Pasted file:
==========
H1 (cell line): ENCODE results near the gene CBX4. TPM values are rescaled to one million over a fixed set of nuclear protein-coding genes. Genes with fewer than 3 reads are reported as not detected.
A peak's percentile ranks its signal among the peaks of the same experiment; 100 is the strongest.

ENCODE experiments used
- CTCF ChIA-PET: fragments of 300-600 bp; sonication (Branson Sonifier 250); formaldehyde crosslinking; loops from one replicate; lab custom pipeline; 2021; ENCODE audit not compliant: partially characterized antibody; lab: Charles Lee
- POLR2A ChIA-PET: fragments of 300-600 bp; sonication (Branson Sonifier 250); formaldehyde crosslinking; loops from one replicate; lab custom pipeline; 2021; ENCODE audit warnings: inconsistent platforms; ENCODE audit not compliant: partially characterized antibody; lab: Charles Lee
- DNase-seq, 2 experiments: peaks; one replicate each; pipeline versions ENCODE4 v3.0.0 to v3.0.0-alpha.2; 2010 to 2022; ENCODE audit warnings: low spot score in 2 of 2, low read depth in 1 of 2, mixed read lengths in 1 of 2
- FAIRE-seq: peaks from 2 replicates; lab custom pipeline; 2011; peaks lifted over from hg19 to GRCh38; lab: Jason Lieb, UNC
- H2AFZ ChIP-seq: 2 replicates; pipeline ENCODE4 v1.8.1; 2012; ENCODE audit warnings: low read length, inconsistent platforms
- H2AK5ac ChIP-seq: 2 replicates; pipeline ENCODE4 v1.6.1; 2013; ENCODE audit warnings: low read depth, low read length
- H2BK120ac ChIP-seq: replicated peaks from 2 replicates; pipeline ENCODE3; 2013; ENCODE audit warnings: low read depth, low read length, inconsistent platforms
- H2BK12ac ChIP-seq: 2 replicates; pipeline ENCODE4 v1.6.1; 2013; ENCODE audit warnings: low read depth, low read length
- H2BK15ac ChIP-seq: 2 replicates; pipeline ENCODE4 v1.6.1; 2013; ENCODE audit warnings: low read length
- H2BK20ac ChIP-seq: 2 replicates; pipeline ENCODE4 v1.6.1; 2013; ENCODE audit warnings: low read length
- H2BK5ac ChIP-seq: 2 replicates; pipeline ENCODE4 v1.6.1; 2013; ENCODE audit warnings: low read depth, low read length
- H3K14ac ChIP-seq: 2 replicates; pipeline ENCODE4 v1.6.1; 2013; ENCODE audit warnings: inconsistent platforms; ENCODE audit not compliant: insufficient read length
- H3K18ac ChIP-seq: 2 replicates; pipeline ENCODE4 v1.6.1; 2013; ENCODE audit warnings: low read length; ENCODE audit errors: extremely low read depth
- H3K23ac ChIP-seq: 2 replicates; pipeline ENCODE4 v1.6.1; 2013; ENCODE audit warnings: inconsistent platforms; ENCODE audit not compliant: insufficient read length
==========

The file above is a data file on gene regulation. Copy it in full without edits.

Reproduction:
H1 (cell line): ENCODE results near the gene CBX4. TPM values are rescaled to one million over a fixed set of nuclear protein-coding genes. Genes with fewer than 3 reads are reported as not detected.
A peak's percentile ranks its signal among the peaks of the same experiment; 100 is the strongest.

ENCODE experiments used
- CTCF ChIA-PET: fragments of 300-600 bp; sonication (Branson Sonifier 250); formaldehyde crosslinking; loops from one replicate; lab custom pipeline; 2021; ENCODE audit not compliant: partially characterized antibody; lab: Charles Lee
- POLR2A ChIA-PET: fragments of 300-600 bp; sonication (Branson Sonifier 250); formaldehyde crosslinking; loops from one replicate; lab custom pipeline; 2021; ENCODE audit warnings: inconsistent platforms; ENCODE audit not compliant: partially characterized antibody; lab: Charles Lee
- DNase-seq, 2 experiments: peaks; one replicate each; pipeline versions ENCODE4 v3.0.0 to v3.0.0-alpha.2; 2010 to 2022; ENCODE audit warnings: low spot score in 2 of 2, low read depth in 1 of 2, mixed read lengths in 1 of 2
- FAIRE-seq: peaks from 2 replicates; lab custom pipeline; 2011; peaks lifted over from hg19 to GRCh38; lab: Jason Lieb, UNC
- H2AFZ ChIP-seq: 2 replicates; pipeline ENCODE4 v1.8.1; 2012; ENCODE audit warnings: low read length, inconsistent platforms
- H2AK5ac ChIP-seq: 2 replicates; pipeline ENCODE4 v1.6.1; 2013; ENCODE audit warnings: low read depth, low read length
- H2BK120ac ChIP-seq: replicated peaks from 2 replicates; pipeline ENCODE3; 2013; ENCODE audit warnings: low read depth, low read length, inconsistent platforms
- H2BK12ac ChIP-seq: 2 replicates; pipeline ENCODE4 v1.6.1; 2013; ENCODE audit warnings: low read depth, low read length
- H2BK15ac ChIP-seq: 2 replicates; pipeline ENCODE4 v1.6.1; 2013; ENCODE audit warnings: low read length
- H2BK20ac ChIP-seq: 2 replicates; pipeline ENCODE4 v1.6.1; 2013; ENCODE audit warnings: low read length
- H2BK5ac ChIP-seq: 2 replicates; pipeline ENCODE4 v1.6.1; 2013; ENCODE audit warnings: low read depth, low read length
- H3K14ac ChIP-seq: 2 replicates; pipeline ENCODE4 v1.6.1; 2013; ENCODE audit warnings: inconsistent platforms; ENCODE audit not compliant: insufficient read length
- H3K18ac ChIP-seq: 2 replicates; pipeline ENCODE4 v1.6.1; 2013; ENCODE audit warnings: low read length; ENCODE audit errors: extremely low read depth
- H3K23ac ChIP-seq: 2 replicates; pipeline ENCODE4 v1.6.1; 2013; ENCODE audit warnings: inconsistent platforms; ENCODE audit not compliant: insufficient read length